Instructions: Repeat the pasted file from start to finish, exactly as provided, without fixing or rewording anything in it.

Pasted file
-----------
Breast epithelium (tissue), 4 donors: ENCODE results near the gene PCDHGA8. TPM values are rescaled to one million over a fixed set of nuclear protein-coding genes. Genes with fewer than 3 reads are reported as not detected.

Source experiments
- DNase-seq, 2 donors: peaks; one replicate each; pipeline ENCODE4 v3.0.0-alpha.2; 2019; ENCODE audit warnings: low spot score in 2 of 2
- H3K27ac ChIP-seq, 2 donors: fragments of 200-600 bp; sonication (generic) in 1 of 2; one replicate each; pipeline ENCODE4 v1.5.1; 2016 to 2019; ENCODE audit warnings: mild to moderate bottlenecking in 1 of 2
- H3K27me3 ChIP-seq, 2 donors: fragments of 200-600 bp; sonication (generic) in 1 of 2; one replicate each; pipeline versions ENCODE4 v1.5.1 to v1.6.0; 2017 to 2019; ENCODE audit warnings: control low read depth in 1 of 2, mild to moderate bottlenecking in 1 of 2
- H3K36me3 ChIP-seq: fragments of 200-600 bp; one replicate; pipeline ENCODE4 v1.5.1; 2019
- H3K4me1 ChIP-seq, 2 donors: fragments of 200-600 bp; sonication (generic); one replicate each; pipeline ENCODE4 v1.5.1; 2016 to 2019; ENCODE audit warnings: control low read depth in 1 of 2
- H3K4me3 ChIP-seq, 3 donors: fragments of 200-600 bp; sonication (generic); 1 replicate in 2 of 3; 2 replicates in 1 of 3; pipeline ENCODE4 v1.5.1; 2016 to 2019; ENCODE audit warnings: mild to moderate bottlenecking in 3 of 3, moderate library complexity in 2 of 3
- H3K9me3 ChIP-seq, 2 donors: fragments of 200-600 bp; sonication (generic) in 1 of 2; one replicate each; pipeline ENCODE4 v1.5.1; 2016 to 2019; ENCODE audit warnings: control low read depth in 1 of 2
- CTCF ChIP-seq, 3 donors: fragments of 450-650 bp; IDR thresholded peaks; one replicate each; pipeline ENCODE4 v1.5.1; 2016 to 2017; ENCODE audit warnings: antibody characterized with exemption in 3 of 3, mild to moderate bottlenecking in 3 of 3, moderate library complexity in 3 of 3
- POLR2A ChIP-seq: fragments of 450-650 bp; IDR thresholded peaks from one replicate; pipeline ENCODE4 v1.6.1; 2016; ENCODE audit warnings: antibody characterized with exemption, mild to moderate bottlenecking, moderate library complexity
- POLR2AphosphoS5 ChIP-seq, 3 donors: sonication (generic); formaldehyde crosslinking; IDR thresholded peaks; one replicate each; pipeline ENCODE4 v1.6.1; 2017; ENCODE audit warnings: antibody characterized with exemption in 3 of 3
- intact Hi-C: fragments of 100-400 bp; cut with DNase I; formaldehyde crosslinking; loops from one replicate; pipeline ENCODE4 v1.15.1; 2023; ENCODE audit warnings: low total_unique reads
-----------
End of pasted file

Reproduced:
Breast epithelium (tissue), 4 donors: ENCODE results near the gene PCDHGA8. TPM values are rescaled to one million over a fixed set of nuclear protein-coding genes. Genes with fewer than 3 reads are reported as not detected.

Source experiments
- DNase-seq, 2 donors: peaks; one replicate each; pipeline ENCODE4 v3.0.0-alpha.2; 2019; ENCODE audit warnings: low spot score in 2 of 2
- H3K27ac ChIP-seq, 2 donors: fragments of 200-600 bp; sonication (generic) in 1 of 2; one replicate each; pipeline ENCODE4 v1.5.1; 2016 to 2019; ENCODE audit warnings: mild to moderate bottlenecking in 1 of 2
- H3K27me3 ChIP-seq, 2 donors: fragments of 200-600 bp; sonication (generic) in 1 of 2; one replicate each; pipeline versions ENCODE4 v1.5.1 to v1.6.0; 2017 to 2019; ENCODE audit warnings: control low read depth in 1 of 2, mild to moderate bottlenecking in 1 of 2
- H3K36me3 ChIP-seq: fragments of 200-600 bp; one replicate; pipeline ENCODE4 v1.5.1; 2019
- H3K4me1 ChIP-seq, 2 donors: fragments of 200-600 bp; sonication (generic); one replicate each; pipeline ENCODE4 v1.5.1; 2016 to 2019; ENCODE audit warnings: control low read depth in 1 of 2
- H3K4me3 ChIP-seq, 3 donors: fragments of 200-600 bp; sonication (generic); 1 replicate in 2 of 3; 2 replicates in 1 of 3; pipeline ENCODE4 v1.5.1; 2016 to 2019; ENCODE audit warnings: mild to moderate bottlenecking in 3 of 3, moderate library complexity in 2 of 3
- H3K9me3 ChIP-seq, 2 donors: fragments of 200-600 bp; sonication (generic) in 1 of 2; one replicate each; pipeline ENCODE4 v1.5.1; 2016 to 2019; ENCODE audit warnings: control low read depth in 1 of 2
- CTCF ChIP-seq, 3 donors: fragments of 450-650 bp; IDR thresholded peaks; one replicate each; pipeline ENCODE4 v1.5.1; 2016 to 2017; ENCODE audit warnings: antibody characterized with exemption in 3 of 3, mild to moderate bottlenecking in 3 of 3, moderate library complexity in 3 of 3
- POLR2A ChIP-seq: fragments of 450-650 bp; IDR thresholded peaks from one replicate; pipeline ENCODE4 v1.6.1; 2016; ENCODE audit warnings: antibody characterized with exemption, mild to moderate bottlenecking, moderate library complexity
- POLR2AphosphoS5 ChIP-seq, 3 donors: sonication (generic); formaldehyde crosslinking; IDR thresholded peaks; one replicate each; pipeline ENCODE4 v1.6.1; 2017; ENCODE audit warnings: antibody characterized with exemption in 3 of 3
- intact Hi-C: fragments of 100-400 bp; cut with DNase I; formaldehyde crosslinking; loops from one replicate; pipeline ENCODE4 v1.15.1; 2023; ENCODE audit warnings: low total_unique reads